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Obama 'Dreamers' Program Declared Illegal by Federal Judge

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The Deferred Action for Childhood Arrivals program, which protects the children of illegal immigrants from deportation, is illegal, a federal judge has ruled.

The program was created by the stroke of President Barack Obama’s pen in 2012 and currently protects about 580,000 of what are called “Dreamers,” according to CBS.

Judge Andrew Hanen of the Southern District of Texas issued the ruling, according to CNN.

“Litigation revolving around the legality of DACA, in one form or another, has existed for nearly a decade,” he wrote.

“While sympathetic to the predicament of DACA recipients and their families, this Court has expressed its concerns about the legality of the program for some time. The solution for these deficiencies lies with the legislature, not the executive or judicial branches,” Hanen wrote.

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Hanen wrote that there were no “material differences” between the Obama-era policy and the Biden administration’s rule hoping to keep DACA alive as a regulation, according to CBS.

“As such, the Final Rule suffers from the same legal impediments,” he wrote.

“Congress’s alleged failure to pass, or, stated differently, its decision not to enact legislation, does not empower the Executive Branch to ‘legislate’ on its own — especially when that ‘legislation’ is contrary to actual existing legislation,” Hanen wrote, adding, “The Executive Branch cannot usurp the power bestowed on Congress by the Constitution — even to fill a void.”

DACA and Hanen have a history. Just as he did Wednesday, the appointee of former President George W. Bush ruled in 2021 that the program violated the federal Administrative Procedures Act, according to the Associated Press.

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After that ruling, the Biden administration tried to give the program a few tweaks, rolling out a new version in October.

However, multiple states sued, leading to Wednesday’s ruling.

Hanen said Wednesday his order would not impact those enrolled in the program.

“The Court, as it did before, hereby stays the effective date of the vacatur as to all DACA recipients who received their initial DACA status prior to July 16, 2021. The defendants may continue to administer the program as to those individuals, and that administration may include processing and granting DACA renewal applications for those individuals,” Hanen wrote Wednesday, according to ABC.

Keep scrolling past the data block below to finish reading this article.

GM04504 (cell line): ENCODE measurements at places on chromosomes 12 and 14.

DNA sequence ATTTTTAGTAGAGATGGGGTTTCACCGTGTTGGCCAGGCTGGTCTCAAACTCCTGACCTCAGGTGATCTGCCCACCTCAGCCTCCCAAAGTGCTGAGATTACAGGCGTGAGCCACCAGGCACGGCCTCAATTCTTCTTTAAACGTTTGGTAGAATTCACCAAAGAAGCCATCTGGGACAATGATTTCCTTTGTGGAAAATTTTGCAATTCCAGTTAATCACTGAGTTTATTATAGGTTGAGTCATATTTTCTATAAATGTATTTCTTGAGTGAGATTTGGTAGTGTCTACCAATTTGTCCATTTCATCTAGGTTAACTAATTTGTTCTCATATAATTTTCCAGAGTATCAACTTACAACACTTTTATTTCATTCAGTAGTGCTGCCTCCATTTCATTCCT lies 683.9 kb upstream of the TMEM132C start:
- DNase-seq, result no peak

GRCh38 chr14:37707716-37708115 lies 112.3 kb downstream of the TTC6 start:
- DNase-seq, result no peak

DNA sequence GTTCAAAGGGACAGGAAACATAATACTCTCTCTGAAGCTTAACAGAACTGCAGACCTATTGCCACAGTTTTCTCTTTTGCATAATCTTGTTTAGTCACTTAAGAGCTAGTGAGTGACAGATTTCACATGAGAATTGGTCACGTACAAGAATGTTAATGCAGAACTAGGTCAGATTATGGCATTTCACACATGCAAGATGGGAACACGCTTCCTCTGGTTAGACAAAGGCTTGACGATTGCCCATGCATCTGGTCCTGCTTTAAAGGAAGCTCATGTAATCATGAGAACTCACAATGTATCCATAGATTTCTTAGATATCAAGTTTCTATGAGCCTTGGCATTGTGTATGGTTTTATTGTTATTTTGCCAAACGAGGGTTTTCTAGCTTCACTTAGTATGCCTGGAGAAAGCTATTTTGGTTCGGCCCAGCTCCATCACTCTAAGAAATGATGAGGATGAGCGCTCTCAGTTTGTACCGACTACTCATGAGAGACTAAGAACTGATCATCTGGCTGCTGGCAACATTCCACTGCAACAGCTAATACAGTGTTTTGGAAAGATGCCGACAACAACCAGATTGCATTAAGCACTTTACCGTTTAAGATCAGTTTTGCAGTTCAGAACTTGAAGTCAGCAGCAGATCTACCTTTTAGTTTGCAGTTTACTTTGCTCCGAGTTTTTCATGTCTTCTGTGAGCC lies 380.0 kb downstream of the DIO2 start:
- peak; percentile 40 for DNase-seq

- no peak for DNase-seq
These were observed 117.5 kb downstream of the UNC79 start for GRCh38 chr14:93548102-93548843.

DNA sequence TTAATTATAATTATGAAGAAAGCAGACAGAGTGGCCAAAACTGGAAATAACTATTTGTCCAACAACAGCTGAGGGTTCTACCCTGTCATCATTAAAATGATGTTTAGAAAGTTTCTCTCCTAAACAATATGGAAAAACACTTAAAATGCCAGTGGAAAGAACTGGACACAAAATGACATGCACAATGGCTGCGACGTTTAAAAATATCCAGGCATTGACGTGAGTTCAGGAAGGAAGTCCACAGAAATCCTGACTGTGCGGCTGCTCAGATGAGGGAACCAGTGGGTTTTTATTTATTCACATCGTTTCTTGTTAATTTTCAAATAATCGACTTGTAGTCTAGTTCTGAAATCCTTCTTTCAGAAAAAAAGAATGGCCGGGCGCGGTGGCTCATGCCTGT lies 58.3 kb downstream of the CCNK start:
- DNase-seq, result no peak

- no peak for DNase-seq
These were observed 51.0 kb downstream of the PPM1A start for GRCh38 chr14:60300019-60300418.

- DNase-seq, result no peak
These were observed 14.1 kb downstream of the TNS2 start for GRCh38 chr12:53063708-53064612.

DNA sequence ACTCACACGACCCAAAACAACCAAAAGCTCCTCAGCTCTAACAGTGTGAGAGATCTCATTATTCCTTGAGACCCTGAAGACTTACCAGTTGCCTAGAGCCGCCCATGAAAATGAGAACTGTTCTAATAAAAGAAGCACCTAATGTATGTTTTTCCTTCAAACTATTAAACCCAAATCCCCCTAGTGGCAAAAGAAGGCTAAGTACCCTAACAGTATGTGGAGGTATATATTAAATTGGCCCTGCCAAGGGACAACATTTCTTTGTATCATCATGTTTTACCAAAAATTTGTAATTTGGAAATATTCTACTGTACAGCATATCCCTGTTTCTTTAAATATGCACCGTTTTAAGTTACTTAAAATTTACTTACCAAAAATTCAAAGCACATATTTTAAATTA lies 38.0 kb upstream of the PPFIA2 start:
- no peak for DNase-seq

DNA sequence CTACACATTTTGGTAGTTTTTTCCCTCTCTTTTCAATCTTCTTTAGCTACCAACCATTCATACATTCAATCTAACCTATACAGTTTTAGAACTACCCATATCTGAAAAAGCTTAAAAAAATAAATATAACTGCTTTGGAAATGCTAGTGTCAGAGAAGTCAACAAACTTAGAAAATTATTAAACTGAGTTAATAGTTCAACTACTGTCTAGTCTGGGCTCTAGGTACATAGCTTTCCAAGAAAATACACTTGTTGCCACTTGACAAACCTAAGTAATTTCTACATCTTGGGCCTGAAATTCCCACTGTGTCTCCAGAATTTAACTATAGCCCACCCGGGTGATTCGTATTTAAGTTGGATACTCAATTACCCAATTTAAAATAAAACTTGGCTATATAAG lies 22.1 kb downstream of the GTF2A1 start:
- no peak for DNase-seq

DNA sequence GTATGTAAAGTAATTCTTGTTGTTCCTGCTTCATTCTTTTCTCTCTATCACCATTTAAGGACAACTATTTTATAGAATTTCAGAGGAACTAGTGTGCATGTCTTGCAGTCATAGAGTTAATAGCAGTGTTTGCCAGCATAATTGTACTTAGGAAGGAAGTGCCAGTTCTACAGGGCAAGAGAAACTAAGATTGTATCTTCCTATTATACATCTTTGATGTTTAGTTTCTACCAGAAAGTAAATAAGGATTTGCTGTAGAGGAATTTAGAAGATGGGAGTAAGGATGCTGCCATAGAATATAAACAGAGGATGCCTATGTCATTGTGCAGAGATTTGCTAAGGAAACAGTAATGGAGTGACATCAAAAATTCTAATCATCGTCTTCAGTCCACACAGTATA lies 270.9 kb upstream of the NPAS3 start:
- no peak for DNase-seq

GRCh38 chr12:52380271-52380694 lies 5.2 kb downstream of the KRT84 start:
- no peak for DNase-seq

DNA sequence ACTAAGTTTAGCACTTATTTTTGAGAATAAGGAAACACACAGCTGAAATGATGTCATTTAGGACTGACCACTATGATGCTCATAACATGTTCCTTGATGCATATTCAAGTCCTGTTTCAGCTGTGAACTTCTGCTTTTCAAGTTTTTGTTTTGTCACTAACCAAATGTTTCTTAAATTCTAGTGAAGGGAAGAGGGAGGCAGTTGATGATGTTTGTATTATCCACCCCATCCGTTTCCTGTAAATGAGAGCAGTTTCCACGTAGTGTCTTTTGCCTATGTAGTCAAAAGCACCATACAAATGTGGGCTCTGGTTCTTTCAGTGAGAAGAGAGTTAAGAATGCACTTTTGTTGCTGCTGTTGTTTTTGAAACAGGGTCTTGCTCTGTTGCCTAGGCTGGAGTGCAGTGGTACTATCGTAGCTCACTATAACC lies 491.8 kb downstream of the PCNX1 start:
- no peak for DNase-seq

“To be clear, neither this order nor the accompanying supplemental injunction requires the (Department of Homeland Security) or the Department of Justice to take any immigration, deportation, or criminal action against any DACA recipient, applicant, or any other individual that would otherwise not be taken,” Hanen wrote, according to CNN.

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An appeal to the ruling is expected, with the case likely to reach the Supreme Court.

As noted by AP, the program has an extensive and complex court history. In 2016, the Supreme Court had a 4-4 vote on an expanded version of the program and a similar program for parents a lower court had ruled was illegal. In 2020, the Trump administration’s plan to end DACA was tossed out by the Supreme Court, saying the administration acted improperly.

In 2022, the 5th U.S. Circuit Court of Appeals upheld Hanna’s 2021 ruling against DACA, but sent the case back for review due to the changes the Biden administration had made.

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Jack Davis is a freelance writer who joined The Western Journal in July 2015 and chronicled the campaign that saw President Donald Trump elected. Since then, he has written extensively for The Western Journal on the Trump administration as well as foreign policy and military issues.
Jack Davis is a freelance writer who joined The Western Journal in July 2015 and chronicled the campaign that saw President Donald Trump elected. Since then, he has written extensively for The Western Journal on the Trump administration as well as foreign policy and military issues.
Jack can be reached at jackwritings1@gmail.com.
Location
New York City
Languages Spoken
English
Topics of Expertise
Politics, Foreign Policy, Military & Defense Issues




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